In an earlier post, I had written on the distinction between “goodwill” and “reputation” of a trademark. I had also written on how reputation alone is sufficient for a well-known mark to exercise its exclusionary prerogative against third parties in a foreign jurisdiction.
However, there are a few nuances of well-known marks that I had reserved for this post to explore and explain.
It must be understood that intellectual property rights are, by default, territorial rights. Therefore, any rule which is an exception to this default mode of territoriality must satisfy certain stringent conditions in order to be enforceable.
A well-known mark is an exception to the rule of territorial application of trademark rights, and therefore, the owner of a well-known mark too must meet certain essential conditions beyond reproach. What might those conditions be?
Before I proceed any further, I must clarify that when I speak of enforcement of a well-known mark in a foreign jurisdiction, I refer to a situation where the owner of the mark does not have a registered trademark in the foreign jurisdiction, nor has he used it in the course of business in that foreign jurisdiction. In other words, his only justification for the enforcement of the mark is its status as a well-known mark i.e. “reputation”.
For the owner of a well-known mark to have the ability to preclude third parties in foreign jurisdictions from using the mark in the same field of business, the mark should have become well-known prior to the date of adoption of the mark by a third party in the foreign jurisdiction.
Let’s take “Infosys” as an example, which was founded in 1981 in India. Let’s assume that in 1985, a Brazilian entity had adopted “Infosys” in connection with the same field of business.
In the absence of a registered trademark in Brazil, and in the absence of use of the mark by Indian Infosys in the course of business in Brazil, would it have been possible for the Indian entity to prevent the Brazilian entity in 1985 from using the mark? The answer to this question is as follows:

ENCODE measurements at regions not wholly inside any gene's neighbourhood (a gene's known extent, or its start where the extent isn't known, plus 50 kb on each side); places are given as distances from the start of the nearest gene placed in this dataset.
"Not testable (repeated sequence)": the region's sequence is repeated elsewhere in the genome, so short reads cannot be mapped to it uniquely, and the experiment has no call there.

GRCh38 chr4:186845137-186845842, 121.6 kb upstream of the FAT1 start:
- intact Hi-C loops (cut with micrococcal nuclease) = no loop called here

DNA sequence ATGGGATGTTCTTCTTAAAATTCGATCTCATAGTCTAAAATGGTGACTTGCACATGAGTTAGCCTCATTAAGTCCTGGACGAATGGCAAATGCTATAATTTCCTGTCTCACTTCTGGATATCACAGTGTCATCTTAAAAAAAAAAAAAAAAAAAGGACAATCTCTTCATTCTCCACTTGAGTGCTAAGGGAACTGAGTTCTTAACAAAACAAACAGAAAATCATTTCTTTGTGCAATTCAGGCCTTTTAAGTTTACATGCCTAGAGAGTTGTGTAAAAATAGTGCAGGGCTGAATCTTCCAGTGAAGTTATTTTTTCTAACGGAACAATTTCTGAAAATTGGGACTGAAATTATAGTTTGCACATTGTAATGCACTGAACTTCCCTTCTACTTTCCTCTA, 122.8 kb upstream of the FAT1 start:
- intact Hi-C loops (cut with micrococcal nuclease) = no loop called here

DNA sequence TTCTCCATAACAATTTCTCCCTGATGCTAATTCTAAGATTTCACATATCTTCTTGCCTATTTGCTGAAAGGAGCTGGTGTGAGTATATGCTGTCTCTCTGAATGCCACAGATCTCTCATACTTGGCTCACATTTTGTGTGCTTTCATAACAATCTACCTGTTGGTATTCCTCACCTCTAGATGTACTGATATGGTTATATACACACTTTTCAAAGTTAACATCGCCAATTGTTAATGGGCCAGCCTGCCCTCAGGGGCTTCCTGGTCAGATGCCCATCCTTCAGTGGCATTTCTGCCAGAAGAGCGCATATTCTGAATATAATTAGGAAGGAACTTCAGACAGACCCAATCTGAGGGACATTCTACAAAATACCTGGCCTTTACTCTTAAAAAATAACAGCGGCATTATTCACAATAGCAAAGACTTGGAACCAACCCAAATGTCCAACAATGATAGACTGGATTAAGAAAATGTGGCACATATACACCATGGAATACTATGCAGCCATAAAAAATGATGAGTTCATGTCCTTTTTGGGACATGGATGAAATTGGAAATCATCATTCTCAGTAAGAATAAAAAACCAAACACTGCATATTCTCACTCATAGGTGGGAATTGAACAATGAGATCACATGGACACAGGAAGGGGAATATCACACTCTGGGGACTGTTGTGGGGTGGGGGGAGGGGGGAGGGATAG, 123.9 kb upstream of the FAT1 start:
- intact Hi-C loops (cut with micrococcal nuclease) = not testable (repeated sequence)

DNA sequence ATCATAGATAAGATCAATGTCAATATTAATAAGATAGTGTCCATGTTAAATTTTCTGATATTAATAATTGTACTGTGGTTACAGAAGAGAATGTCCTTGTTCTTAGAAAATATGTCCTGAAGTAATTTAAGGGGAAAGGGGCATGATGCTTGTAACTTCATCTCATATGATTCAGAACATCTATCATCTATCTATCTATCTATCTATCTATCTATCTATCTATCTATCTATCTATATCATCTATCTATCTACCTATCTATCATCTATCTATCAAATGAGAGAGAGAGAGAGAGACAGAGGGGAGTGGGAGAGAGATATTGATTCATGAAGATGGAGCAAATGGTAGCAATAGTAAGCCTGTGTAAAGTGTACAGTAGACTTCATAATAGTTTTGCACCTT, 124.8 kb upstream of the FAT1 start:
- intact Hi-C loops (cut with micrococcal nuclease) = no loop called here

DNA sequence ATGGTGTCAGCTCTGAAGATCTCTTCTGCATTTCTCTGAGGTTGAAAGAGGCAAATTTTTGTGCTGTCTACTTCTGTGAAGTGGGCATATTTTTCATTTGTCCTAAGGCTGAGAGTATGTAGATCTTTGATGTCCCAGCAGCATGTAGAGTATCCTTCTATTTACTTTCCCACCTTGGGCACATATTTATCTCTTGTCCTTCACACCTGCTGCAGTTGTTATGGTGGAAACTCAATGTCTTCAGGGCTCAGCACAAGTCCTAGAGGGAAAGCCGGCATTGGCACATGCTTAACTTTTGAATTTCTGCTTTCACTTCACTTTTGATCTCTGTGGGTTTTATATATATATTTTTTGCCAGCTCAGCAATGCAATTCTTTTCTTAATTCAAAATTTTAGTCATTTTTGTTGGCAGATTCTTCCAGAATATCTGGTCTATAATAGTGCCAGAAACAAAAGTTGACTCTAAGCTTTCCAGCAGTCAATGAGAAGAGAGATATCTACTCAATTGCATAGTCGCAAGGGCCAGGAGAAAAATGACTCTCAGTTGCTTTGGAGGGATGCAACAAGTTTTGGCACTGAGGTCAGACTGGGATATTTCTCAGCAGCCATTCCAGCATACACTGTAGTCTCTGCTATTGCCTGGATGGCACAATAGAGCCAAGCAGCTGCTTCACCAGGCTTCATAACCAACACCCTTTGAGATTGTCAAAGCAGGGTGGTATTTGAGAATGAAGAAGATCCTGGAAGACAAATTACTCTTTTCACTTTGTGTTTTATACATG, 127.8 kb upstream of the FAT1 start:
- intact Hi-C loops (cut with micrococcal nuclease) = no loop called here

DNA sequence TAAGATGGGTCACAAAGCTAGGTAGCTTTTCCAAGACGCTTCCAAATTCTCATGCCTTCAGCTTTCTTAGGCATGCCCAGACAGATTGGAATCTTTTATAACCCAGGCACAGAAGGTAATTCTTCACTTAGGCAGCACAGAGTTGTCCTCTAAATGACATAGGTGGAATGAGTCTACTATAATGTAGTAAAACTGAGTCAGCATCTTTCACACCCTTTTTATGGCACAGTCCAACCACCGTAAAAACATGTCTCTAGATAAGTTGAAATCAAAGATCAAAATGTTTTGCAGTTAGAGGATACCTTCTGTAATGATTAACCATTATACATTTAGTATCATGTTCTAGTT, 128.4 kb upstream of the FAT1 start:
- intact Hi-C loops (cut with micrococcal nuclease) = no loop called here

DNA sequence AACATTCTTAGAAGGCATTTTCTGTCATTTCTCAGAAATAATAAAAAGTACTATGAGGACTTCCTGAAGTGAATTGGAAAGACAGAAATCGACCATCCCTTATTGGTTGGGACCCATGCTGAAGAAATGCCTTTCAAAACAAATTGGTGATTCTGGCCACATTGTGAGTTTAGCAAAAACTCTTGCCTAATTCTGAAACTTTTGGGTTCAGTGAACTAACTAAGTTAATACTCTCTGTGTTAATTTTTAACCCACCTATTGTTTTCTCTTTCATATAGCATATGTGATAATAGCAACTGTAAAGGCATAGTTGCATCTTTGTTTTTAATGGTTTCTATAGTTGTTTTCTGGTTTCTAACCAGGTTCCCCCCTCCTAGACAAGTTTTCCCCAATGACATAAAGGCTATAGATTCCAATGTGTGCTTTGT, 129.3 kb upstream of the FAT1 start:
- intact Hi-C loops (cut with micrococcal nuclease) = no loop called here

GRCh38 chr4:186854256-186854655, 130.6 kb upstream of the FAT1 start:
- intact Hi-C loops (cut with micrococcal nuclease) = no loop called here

1. The only way the Indian entity could have done so, is if it could have proven that before the date of adoption of the mark by the Brazilian entity in 1985, the Indian entity’s mark enjoyed a well-known status. In short, it had a reputation to reckon with before 1985.
2. This requirement needs to be qualified further. It is not enough for the Indian entity to show that it enjoyed a reputation in several jurisdictions. It is imperative to show that the entity enjoyed a reputation in Brazil before 1985. This has to be established on the basis of advertisements, trade talk, anything that can objectively establish knowledge of the Indian entity in Brazil prior to the adoption of the mark by the Brazilian entity.
Seen from this perspective, the requirement of “local reputation”, although without actual use in the course of trade, has the effect of “territorializing” the jurisprudence of well-known marks.
The corollary to this proposition is that, at a given point in time, it is perfectly legitimate for different entities in different jurisdictions to use the same trademark, without having the right to exclude others in foreign jurisdictions. This is similar to different entities holding patents in different jurisdictions on the same invention.
One judgment that is worth reading on this issue is Roca Sanitario S.A. v. Naresh Kumar Gupta
More on this later...